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Cirneco Dell’Etna Dog Breed: Info, Pictures, Traits & Care

Written by: Nicole Cosgrove

Last Updated on July 1, 2024 by Dogster Team

Cirneco Dell'Etna dog standing by the dock

Cirneco Dell’Etna Dog Breed: Info, Pictures, Traits & Care

While many modern dog breeds came into form through centuries-long breeding efforts, the Cirneco dell’Etna is a rare, untouched original. The sleek, sinewy hound has been a revered hunter and a beloved companion in their native Sicily for ages.

Despite their admirable athleticism and temperament, the Cirneco dell’Etna is surprisingly underappreciated outside Europe. Let’s explore why this ancient breed deserves every dog lover’s attention in this look at the Cirneco dell’Etna’s temperament and traits.

Breed Overview


17–20 inches


19–28 pounds


15–16 years


Tan, white markings

Suitable for:

Families with older children, attentive and active owners


Independent, loyal, affectionate, gentle, athletic, sensitive, stubborn

With their sizable, perked-up ears, the Cirneco dell’Etna looks familiar to relatives like the larger Pharaoh and Ibizan Hounds. Phoenician traders likely deposited African dogs on various islands during their travels, allowing these unique breeds to take shape.

The name “Cirneco” stems from the Greek for “dog of Cyrene,” referencing modern-day Libya and its ancestors’ probable origins. The “dell’Etna” portion of the name appeared in the 20th century to acknowledge the breed’s home near Mount Etna.

Sicilian farmers used the Cirnechi for hunting rabbits, birds, and other small game for centuries. Hardened through their work on the hot, dry volcanic landscape, these durable dogs were coveted helpers, perhaps explaining their rarity outside their native Italy.

Cirneco Dell’Etna Characteristics

High-energy dogs will need a lot of mental and physical stimulation to stay happy and healthy, while low-energy dogs require minimal physical activity. It’s important when choosing a dog to make sure their energy levels match your lifestyle or vice versa.
Easy-to-train dogs are more skilled at learning prompts and actions quickly with minimal training. Dogs that are harder to train will require a bit more patience and practice.
Some breeds, due to their size or their breeds potential genetic health issues, have shorter lifespans than others. Proper exercise, nutrition, and hygiene also play an important role in the lifespan of your pet.
Some dog breeds are prone to certain genetic health problems, and some more than others. This doesn’t mean that every dog will have these issues, but they have an increased risk, so it’s important to understand and prepare for any additional needs they may require.
Some dog breeds are more social than others, both towards humans and other dogs. More social dogs have a tendency to run up to strangers for pets and scratches, while less social dogs shy away and are more cautious, even potentially aggressive. No matter the breed, it’s important to socialize your dog and expose them to lots of different situations.

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Cirneco Dell’Etna Puppies

Cirneco Dell'Etna puppies sitting on dog bed
Image Credit: tkach-artvitae, Shutterstock

Cirneco dell’Etna puppies are rare in the United States, and you may have to travel to meet a reputable breeder. To get started, the AKC Marketplace features AKC-affiliated breeders around the country. You can also find a handful of Cirneco breeders through the national parent club, the Cirneco dell’Etna Club of America.

Since only a few hundred registered Cirnechi exist in America, finding a purebred from a rescue is unlikely. Though it’s a long shot, hopeful adopters can inquire on the CdECA website’s rescue section or check the various hound rescue groups nationwide.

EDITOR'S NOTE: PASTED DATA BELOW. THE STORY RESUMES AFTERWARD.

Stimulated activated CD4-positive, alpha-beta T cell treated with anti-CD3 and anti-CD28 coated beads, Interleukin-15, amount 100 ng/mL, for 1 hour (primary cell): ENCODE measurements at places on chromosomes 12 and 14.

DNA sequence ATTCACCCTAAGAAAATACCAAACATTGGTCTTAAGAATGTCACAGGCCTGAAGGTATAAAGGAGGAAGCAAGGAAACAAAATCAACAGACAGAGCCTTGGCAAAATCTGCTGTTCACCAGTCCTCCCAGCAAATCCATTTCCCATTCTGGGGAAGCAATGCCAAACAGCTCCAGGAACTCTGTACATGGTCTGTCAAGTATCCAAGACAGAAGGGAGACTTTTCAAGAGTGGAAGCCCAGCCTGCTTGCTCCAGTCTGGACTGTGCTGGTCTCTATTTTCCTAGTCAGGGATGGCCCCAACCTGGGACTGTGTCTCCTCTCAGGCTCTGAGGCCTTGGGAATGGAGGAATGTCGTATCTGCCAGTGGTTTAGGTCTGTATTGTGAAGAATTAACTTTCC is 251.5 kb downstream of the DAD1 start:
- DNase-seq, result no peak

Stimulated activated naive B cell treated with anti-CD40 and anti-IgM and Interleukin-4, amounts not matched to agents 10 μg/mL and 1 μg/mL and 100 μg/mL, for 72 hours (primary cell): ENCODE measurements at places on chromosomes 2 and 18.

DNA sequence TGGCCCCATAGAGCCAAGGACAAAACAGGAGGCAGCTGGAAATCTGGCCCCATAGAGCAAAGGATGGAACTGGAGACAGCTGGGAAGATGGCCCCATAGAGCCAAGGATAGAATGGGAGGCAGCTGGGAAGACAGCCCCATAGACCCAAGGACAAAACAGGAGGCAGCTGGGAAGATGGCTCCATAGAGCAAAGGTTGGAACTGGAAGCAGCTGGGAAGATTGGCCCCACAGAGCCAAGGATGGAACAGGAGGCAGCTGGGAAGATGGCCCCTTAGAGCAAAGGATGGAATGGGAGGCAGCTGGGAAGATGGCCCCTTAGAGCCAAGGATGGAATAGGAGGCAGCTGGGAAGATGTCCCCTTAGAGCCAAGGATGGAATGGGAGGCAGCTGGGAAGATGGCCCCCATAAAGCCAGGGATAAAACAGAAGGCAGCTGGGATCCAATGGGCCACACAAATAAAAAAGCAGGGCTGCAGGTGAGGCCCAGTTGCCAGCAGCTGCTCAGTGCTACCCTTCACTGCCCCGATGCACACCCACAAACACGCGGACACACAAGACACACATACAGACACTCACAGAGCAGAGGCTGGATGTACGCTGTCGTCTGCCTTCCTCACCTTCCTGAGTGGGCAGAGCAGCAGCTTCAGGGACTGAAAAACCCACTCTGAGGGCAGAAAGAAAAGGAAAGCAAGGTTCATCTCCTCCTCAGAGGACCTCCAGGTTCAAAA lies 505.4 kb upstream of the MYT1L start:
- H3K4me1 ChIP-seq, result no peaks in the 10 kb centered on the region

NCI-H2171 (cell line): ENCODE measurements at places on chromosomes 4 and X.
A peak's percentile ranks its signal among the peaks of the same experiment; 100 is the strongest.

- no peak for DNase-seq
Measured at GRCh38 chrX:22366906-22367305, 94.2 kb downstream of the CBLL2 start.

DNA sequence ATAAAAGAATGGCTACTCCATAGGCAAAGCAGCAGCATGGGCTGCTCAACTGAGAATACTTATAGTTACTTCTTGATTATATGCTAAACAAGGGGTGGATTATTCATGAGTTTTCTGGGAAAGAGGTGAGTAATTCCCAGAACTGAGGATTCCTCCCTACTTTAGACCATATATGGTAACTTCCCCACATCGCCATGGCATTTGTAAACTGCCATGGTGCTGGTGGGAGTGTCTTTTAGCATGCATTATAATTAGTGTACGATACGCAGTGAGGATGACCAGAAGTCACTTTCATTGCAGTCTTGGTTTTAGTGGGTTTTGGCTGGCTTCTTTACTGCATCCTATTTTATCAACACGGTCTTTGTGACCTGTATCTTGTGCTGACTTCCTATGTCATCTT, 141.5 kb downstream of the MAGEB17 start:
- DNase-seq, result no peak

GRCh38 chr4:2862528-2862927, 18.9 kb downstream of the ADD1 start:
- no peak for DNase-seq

Once you find your Cirneco puppy, start working on socialization and training. While Cirnechi are friendly, unintimidating dogs, they can be wary of strangers. Taking advantage of their curiosity and desire to learn is crucial during their short puppyhood.

You can introduce them to assorted people, socialized pets, and settings. Given their high prey drive, they’ll also do well with other pets in the home if raised alongside them from a young age.

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Temperament & Intelligence of the Cirneco Dell’Etna 🧠

The Cirneco dell’Etna is, in many ways, a classic sighthound. Since they had to give chase and often outrun their handlers, they had to think for themselves to complete their jobs. Today, that mindset entails stubbornness, requiring a patient and devoted owner.

Fortunately, their size and sweet nature make their willfulness more endearing and mischievous than threatening or aggressive. Still, they will need socialization and training to overcome their aloofness and build confidence around strangers.

Due to their Independence and intelligence, Cirnechis can challenge unprepared owners. Though they don’t need much physical activity, they get bored quickly. Without adequate attention, they can entertain themselves by chewing plants, clothes, and anything with the proper texture, and they may resist training if they don’t see enough value.

They’re biddable compared to many sighthounds, especially when engaging in activities that utilize their athleticism, wits, and instincts.

Are These Dogs Good for Families? 🏡

The Cirneco dell’Etna is a loving, gentle companion to adults and children. They aren’t large or clumsy enough to cause much accidental damage during play and can become tolerant with sufficient socialization.

They’re sensitive to rough play, and parents should teach their children to play respectfully and responsibly. The best arrangement is an active family with older, more experienced children. The family environment is ideal to give the Cirneco the engagement they demand.

They love to be involved with family at every opportunity, whether it’s an invigorating hike, playing in the yard, or cuddling on the couch. Alone time can easily lead to boredom, frustration, and anxiety. Providing as much positive attention as possible and adequate enrichment when you can’t help maintain their calm demeanor at all times.

Cirneco Dell'Etna dogs in the studio
Image Credit: Jne Valokuvaus, Shutterstock

Does This Breed Get Along With Other Pets? 🐶 😽

Cirnechi are friendly and fun-loving with other dogs in public and at home. But their prey drive can be troublesome with smaller animals like cats, birds, or rabbits. One sudden movement and your dog will likely give chase.

Raising them with others from a young age will build their tolerance for pets in the house, but you should always supervise interactions, as they may still playfully stalk and pounce on others, which can be stressful for any animal.

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Things to Know When Owning a Cirneco Dell’Etna: